1. Assign a number to each file which appears on the Technical Diagram documentation. This number must be developed from the number of the application or operation which creates the file. For example, in a system where the System-ID is composed of three characters, the format "SSSRR(R)FF" shown below can be used. (For additional clarity, hyphens may be used to separate this number—"SSS-RR(R)-FF" , but this is an optional feature.) Data set names are allowable if they provide more descriptive information.

    • SSS = System-ID

    • RR(R) = application number

    • FF = a two-digit number (00–99) identifying the file.
      When feasible, the following numbers will be used for FF:
      01–19 Tape Files
      20–29 Disk Files
      40–49 Print Files

  2. An optional "VVV" can be added to the file number (SSSRR(R)FFVVV or SSS-RR(R)-FF-VVV) to indicate variable information such as segment number, region number, service center code, etc. There are several instances when the addition of this variable serves a very useful purpose:

    • To determine the point of origin when the same logical file is sent to several places;

    • To differentiate when a process is application at various sites; or

    • To distinguish when files are sent from multiple sites to one location for consolidation and processing (e.g., District Office files merged at the Regional Office or Service Center files with MCC).

Charting Rules
  1. Schematic diagrams must be prepared on Form M–4327 or a comparable form. A sample Form M–4327 with symbols and instructions is provided in Exhibit 2.5.4–3. The information contained in the ‘Title Block’ of this exhibit must be carried on any comparable form or automated form chosen for this purpose.

  2. Depict, as clearly as possible, the flow of data through the computer applications and related off-line operations in an efficient sequence.

  3. Identify every input and output file (intermediate and terminal) for each application with an appropriate media symbol (see Exhibit 2.5.4–4).

  4. Maintain consistency in the size and symbols used. The relative size of a media symbol does not alter its significance. Thus, a larger symbol may be used to accommodate a longer title.

  5. Label each input and output file symbol. For example, "INDIVIDUAL-MASTER-FILE" or abbreviated— "IMF" . The symbol represents the file medium. Therefore, do not express the medium (e.g., tape) in the title, unless the general I/O symbol is used.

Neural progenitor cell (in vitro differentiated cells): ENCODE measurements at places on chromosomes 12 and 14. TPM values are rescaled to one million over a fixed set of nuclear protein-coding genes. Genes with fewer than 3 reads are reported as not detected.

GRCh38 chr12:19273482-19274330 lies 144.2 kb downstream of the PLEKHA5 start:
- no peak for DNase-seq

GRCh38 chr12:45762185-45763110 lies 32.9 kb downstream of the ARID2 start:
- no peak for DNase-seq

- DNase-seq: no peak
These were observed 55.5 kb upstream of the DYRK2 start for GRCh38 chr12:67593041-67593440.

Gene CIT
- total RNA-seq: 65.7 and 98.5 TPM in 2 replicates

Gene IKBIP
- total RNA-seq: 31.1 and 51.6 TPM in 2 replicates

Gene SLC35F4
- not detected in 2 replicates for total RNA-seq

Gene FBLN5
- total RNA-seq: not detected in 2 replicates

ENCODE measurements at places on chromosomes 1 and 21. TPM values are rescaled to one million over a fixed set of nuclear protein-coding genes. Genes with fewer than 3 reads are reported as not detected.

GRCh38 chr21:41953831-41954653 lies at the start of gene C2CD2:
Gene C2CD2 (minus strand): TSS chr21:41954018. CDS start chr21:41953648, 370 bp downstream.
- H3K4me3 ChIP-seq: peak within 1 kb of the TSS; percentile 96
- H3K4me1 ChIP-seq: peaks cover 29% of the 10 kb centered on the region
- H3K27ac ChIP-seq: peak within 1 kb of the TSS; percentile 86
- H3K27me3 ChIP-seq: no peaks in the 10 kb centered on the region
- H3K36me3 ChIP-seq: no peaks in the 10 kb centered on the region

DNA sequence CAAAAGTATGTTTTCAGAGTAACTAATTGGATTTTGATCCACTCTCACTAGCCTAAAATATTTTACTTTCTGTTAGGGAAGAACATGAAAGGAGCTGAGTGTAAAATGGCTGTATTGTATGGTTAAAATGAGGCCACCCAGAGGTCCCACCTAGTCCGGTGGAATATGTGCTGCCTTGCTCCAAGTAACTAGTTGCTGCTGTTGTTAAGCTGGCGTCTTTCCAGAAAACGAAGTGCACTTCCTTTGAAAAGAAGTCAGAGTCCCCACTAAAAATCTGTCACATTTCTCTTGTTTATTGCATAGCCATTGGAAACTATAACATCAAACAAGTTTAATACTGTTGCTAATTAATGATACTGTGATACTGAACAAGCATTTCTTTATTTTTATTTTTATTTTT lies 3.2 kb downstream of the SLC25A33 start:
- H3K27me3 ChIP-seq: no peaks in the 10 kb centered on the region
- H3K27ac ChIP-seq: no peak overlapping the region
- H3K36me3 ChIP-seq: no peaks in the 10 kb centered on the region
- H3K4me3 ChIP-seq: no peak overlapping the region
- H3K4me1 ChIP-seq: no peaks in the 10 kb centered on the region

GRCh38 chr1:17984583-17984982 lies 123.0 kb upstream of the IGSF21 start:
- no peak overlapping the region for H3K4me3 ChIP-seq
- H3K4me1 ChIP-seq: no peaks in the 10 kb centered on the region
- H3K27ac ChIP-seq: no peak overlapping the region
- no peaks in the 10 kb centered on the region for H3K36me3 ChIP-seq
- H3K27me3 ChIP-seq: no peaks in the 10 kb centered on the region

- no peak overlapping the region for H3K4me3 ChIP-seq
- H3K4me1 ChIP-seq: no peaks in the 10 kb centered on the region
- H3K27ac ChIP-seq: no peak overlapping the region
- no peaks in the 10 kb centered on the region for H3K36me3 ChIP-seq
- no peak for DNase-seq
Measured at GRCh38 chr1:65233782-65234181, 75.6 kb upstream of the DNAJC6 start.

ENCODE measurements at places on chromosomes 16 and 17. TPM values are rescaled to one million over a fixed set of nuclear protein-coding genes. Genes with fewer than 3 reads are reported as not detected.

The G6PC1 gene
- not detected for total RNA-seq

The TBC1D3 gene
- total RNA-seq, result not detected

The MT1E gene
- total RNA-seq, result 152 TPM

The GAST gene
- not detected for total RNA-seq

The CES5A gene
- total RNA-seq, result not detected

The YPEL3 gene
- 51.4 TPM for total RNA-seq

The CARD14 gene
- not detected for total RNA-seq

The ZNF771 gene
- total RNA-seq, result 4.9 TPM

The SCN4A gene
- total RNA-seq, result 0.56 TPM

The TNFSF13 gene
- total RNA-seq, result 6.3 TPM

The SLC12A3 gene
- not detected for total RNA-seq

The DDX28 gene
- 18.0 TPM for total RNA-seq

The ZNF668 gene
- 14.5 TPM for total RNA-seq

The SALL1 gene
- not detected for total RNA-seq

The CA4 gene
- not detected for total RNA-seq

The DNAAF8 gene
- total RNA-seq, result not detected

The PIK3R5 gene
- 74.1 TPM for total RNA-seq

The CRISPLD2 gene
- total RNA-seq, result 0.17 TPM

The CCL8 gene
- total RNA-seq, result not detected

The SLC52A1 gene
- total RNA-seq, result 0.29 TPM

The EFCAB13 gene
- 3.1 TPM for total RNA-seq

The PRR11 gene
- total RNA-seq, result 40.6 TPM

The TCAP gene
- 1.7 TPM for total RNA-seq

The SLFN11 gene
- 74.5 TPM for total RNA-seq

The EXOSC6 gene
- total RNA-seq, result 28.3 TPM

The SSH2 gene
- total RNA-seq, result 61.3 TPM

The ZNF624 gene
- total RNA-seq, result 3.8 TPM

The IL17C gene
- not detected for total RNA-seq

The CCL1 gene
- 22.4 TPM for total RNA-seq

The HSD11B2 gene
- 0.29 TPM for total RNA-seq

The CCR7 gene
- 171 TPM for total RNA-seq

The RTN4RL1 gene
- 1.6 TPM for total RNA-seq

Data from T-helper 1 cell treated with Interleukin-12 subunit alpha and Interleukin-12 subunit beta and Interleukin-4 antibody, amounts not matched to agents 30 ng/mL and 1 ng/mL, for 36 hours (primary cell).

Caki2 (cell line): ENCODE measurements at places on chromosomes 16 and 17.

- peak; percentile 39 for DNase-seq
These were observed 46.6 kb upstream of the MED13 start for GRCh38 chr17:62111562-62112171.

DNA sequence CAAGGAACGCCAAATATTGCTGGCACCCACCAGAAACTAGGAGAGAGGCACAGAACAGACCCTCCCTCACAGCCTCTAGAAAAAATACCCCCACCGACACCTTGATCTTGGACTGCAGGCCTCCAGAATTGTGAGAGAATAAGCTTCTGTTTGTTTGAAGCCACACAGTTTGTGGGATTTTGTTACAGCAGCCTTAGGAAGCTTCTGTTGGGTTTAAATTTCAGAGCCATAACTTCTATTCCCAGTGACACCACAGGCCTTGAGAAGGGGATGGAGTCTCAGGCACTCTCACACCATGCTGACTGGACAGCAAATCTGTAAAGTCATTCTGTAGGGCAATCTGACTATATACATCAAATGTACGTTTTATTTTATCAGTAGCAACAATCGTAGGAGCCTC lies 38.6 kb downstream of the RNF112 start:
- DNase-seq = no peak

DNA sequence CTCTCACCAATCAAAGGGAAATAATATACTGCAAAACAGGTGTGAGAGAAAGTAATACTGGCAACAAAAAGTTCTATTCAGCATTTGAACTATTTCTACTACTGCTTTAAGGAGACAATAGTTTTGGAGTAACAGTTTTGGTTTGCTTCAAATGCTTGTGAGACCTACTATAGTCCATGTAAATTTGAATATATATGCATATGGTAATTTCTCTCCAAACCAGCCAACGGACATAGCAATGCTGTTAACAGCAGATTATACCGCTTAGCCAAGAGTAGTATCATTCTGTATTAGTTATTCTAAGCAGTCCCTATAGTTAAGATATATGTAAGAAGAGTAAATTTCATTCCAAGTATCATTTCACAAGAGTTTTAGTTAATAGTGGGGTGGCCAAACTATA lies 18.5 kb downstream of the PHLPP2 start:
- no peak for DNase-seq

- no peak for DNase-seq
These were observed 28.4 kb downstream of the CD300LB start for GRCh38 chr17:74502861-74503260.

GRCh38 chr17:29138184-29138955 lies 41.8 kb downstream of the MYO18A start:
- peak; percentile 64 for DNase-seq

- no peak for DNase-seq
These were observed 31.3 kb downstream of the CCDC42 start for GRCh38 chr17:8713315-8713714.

6. Place the appropriate file number adjacent to each input and output symbol shown on the technical diagram.

  7. A sample technical diagram is shown in Exhibit 2.5.4–6.

Terminal and Connector
  1. When an output file serves as input to two or more applications, identify that file with only one file number. Connect the output symbol to multiple applications with the appropriate terminal or connector symbols see Exhibit 2.5.4-4.

  2. Use the terminal symbol to identify the source of an input file or the destination of an output file outside the system. This external source may be another application, functional unit, etc. A sample label for this symbol would be—Posting Transaction: 450–45, where ‘450’ is the SYS-ID and ‘45’ is the application number. Do not use the words "to" and "from" within this symbol.

  3. Use the connector symbol as needed to continue logical flow between functional units within the system. Number this connector in the form ‘S.N.’ where ‘S’ = sheet number and ‘N’ = connector number. Begin a new sequence of connector numbers on each additional sheet.

Application/Operation Box
  1. Identify the application number. A format is shown in Exhibit 2.5.4–6. The application number is shown in the top space of the Application/Operation Box.

  2. Identify the equipment used in this application. This includes both off-line and online computers, or printers used in this operation. It is identified in the left center portion of the Application/Operation Box see Exhibit 2.5.4-5 and Exhibit 2.5.4-6.

  3. Identify the processing frequency of the application or operation. The frequency is shown in the right center position of the Application/Operation Box see Exhibit 2.5.4-5 and Exhibit 2.5.4-6 .

    1. Express frequency as follows:

      Example - Frequency of Application Operations

      Application Operations
      D = daily Q = quarterly O = one time only
      W = weekly S/A = semi-annually P = periodic
      M = monthly A = annually V = variable

    2. Periodic (P) processing applies to those applications which have a specific application interval not represented by D, W, M, Q, S/A, A or O (e.g., bimonthly).

    3. Variable (V) processing is used when no frequency is specified (e.g., upon demand).